If I limit my salt intake will my blood pressure be normal?

Cutting back on salt is one of the easiest things you can do to help your blood pressure, but it is not a cure all.  There can be other causes of high blood pressure such as family history, poor diet, lack of exercise, being overweight, smoking, and excess alcohol consumption.  Limiting salt intake should be part of an overall heart healthy lifestyle that includes regular exercise, a heart healthy diet, and maintaining a healthy weight.  High blood pressure, much like high cholesterol, is a silent risk factor of heart disease, so having your blood pressure and cholesterol checked regularly can help you and your doctor find lifestyle modifications, or medications if needed, to reduce your risks for cardiovascular disease.

 

What is a Silent Heart Attack?

A study of approximately 9,500 middle-age adults found that nearly half of the heart attacks that occurred during the study period were “silent”. TheDr Haghighat patients were not aware they had a heart attack and did not seek medical attention however, their electrocardiogram (ECG) screening during a regular follow-up appointment showed that a heart attack had occurred.

The study, Atherosclerosis Risk in Communities (ARIC), analyzed the causes and outcomes of atherosclerosis – hardening of the arteries. Over an average of nine years after the start of the study, 317 participants had silent heart attacks while 386 had heart attacks with clinical symptoms.

Amir Haghighat, M.D., interventional cardiologist at the Cardiovascular Institute in Panama City, clarifies that “Silent does not necessarily mean a total lack of symptoms. More likely, it’s that the symptoms were subtle or not recognized as a heart problem.”   Frequently, television and movies depict a heart attack as a dramatic event with crushing chest pain. “Chest pain is a common symptom, however everyone experiences heart symptoms differently.” says Dr. Haghighat. “For some, it may be shortness of breath, pain in their left arm, in their neck or jaw, or even in the shoulder blades, and it may not be as dramatic as you think.”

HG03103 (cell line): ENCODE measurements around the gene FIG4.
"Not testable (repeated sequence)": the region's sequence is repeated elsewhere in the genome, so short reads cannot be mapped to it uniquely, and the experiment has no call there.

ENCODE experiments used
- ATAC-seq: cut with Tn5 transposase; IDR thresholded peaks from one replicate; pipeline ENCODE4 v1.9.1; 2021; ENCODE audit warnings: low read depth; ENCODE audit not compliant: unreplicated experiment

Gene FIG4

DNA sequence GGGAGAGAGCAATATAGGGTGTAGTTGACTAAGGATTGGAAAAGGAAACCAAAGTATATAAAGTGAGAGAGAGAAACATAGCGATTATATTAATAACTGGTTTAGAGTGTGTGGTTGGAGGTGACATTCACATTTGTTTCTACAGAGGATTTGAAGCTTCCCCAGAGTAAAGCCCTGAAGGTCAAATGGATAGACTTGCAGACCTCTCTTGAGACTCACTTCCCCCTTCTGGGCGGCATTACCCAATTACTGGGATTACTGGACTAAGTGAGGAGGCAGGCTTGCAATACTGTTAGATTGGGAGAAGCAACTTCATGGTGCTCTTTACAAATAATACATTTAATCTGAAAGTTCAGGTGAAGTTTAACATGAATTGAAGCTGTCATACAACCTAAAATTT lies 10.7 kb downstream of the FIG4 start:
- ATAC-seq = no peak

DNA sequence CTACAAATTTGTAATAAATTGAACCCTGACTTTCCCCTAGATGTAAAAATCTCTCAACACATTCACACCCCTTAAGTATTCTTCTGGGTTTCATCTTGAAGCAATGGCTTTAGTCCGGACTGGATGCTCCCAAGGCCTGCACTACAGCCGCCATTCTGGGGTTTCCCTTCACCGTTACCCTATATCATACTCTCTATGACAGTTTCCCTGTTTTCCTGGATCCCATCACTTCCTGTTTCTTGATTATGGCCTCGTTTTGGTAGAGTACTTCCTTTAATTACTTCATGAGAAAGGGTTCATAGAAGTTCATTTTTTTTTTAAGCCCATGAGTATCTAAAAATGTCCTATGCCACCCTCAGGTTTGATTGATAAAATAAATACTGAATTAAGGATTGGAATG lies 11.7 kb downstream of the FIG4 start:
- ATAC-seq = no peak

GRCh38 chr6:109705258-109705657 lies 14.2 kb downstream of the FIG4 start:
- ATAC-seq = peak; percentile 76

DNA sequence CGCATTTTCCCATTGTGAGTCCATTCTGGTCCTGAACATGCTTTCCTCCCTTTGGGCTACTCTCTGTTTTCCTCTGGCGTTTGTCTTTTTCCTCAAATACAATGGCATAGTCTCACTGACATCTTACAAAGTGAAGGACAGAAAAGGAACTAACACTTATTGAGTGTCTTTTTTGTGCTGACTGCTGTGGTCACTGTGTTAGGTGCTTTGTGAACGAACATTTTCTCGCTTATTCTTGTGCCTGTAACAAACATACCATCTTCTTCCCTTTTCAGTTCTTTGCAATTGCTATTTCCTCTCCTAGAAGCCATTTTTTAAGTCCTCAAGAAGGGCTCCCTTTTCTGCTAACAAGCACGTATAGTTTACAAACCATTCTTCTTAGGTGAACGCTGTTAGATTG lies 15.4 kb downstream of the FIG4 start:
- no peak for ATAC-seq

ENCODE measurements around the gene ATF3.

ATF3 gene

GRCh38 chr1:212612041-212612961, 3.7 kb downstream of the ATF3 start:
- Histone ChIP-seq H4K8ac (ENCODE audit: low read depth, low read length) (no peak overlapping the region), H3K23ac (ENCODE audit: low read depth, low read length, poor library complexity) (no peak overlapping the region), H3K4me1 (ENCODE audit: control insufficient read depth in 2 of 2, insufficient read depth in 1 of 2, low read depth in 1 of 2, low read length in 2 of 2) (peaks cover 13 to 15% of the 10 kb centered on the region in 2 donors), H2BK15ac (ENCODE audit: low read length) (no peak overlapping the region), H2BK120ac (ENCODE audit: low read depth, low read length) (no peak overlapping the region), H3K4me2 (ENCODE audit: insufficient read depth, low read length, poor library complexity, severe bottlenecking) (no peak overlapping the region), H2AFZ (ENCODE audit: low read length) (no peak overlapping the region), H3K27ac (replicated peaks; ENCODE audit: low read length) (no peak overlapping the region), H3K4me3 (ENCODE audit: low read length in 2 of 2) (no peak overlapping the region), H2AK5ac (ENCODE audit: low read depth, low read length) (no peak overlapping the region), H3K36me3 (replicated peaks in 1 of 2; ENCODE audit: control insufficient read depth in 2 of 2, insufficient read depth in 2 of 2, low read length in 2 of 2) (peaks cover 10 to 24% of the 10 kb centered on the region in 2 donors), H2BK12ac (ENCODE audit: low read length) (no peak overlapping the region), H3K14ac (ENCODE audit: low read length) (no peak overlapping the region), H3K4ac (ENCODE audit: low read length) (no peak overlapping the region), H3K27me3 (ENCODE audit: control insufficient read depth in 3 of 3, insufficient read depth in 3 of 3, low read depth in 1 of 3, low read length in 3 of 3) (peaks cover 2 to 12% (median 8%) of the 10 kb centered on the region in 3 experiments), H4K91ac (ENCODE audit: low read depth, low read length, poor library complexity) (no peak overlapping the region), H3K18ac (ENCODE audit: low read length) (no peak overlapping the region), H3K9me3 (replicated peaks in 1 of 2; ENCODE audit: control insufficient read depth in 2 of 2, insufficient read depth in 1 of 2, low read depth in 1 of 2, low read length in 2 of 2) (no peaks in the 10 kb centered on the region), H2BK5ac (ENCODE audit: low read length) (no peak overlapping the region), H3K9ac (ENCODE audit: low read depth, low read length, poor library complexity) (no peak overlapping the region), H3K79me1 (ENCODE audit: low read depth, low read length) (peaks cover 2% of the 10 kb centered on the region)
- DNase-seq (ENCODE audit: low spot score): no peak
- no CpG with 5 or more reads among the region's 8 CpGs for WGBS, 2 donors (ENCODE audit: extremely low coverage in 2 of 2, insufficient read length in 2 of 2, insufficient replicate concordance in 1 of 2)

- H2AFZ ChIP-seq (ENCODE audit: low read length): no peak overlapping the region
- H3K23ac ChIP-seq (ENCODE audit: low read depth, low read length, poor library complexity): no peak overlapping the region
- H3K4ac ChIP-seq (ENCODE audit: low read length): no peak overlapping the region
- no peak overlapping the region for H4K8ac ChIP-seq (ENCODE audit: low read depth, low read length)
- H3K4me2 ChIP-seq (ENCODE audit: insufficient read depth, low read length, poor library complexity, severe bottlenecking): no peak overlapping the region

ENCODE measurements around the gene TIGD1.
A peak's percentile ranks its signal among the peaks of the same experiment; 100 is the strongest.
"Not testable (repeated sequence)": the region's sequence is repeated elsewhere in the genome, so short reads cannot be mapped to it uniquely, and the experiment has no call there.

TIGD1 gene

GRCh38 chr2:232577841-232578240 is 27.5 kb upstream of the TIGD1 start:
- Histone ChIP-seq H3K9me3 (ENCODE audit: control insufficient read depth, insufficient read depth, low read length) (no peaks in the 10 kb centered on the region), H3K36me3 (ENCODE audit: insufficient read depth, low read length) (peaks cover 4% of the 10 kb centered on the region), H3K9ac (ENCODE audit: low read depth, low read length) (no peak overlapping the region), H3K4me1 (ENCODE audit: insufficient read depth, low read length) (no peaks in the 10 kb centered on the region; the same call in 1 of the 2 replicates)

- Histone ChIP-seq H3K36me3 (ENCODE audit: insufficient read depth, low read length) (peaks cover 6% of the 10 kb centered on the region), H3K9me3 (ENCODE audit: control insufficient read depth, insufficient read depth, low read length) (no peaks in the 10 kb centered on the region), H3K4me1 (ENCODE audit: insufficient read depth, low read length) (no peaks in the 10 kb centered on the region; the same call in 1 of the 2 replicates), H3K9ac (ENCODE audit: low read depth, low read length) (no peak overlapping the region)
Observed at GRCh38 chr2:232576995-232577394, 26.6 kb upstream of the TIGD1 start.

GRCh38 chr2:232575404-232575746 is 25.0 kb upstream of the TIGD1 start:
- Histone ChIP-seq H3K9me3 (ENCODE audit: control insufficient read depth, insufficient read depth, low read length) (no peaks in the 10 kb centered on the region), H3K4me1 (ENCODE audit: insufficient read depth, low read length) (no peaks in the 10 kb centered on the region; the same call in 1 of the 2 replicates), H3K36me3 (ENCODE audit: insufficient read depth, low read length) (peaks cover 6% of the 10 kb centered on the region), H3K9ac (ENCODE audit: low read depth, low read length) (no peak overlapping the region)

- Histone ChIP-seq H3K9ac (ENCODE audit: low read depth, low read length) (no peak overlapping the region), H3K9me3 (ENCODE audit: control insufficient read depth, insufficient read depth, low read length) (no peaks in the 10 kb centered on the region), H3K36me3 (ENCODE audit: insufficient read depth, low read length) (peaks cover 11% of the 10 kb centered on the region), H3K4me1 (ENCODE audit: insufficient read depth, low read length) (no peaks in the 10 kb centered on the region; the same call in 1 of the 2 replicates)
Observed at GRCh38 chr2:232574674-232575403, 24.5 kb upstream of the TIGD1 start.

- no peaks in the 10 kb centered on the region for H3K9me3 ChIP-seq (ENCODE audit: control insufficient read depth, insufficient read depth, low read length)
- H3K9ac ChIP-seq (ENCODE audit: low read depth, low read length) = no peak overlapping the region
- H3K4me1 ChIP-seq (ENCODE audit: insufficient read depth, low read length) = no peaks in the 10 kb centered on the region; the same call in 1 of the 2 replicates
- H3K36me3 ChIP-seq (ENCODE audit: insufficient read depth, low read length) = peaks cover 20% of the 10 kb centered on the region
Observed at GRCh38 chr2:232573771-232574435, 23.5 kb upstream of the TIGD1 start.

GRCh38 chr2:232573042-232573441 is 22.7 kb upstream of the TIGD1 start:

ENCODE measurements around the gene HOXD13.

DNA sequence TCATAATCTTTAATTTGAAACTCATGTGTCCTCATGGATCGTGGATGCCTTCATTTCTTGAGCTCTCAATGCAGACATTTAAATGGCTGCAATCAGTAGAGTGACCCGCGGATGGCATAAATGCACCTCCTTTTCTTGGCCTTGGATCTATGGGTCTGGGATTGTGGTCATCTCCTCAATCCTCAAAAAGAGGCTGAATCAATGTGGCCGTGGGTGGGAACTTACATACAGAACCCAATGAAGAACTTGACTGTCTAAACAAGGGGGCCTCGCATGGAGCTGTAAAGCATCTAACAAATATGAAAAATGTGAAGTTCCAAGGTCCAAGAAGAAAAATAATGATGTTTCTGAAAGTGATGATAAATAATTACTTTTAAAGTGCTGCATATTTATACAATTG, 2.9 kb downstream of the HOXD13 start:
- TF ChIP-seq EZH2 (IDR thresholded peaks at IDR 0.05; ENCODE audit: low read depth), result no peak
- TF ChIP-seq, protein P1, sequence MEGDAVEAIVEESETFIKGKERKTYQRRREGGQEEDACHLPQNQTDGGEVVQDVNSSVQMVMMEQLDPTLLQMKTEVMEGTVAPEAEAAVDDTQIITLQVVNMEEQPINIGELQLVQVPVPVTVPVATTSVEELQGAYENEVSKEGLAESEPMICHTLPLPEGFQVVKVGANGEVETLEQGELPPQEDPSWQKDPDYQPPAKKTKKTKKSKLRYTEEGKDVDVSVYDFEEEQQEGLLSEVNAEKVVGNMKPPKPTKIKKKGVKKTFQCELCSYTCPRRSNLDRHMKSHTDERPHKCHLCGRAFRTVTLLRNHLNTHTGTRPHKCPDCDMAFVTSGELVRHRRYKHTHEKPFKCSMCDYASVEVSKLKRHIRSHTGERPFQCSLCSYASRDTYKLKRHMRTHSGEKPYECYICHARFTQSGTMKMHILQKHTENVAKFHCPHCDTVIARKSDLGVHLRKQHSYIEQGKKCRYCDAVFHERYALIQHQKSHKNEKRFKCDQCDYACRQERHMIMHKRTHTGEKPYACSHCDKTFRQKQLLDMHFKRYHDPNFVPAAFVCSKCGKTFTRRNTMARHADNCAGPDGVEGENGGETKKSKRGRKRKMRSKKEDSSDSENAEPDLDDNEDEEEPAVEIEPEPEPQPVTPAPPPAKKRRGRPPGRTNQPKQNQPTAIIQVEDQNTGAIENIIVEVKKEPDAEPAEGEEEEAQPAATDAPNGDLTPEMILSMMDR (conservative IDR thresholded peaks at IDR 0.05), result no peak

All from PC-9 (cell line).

“The outcome of a silent heart attack is as bad as a heart attack that is recognized while it is happening,” said Elsayed Z. Soliman, M.D., MSc., M.S., study senior author and director of the epidemiological cardiology research center at Wake Forest Baptist Medical Center, Winston-Salem, North Carolina. “And because patients don’t know they have had a silent heart attack, they may not receive the treatment they need to prevent another one.”

Dr. Haghighat stresses that these study results are further proof that patients should see their primary care providers regularly and discuss any unusual symptoms they may be experiencing. “We all know when we’re feeling something different in our bodies and it’s important to discuss it with a healthcare provider,” says Dr. Haghighat. “Take note of when your symptoms occur, do they happen with exertion or at rest? Don’t ignore symptoms just because they come and go. Your primary doctor may be able to identify the issue with basic screenings and prescribe preventative measures. Or in the case of a “silent” heart attack, coordinate treatment with a cardiologist that can lower your risk of having additional heart attacks.”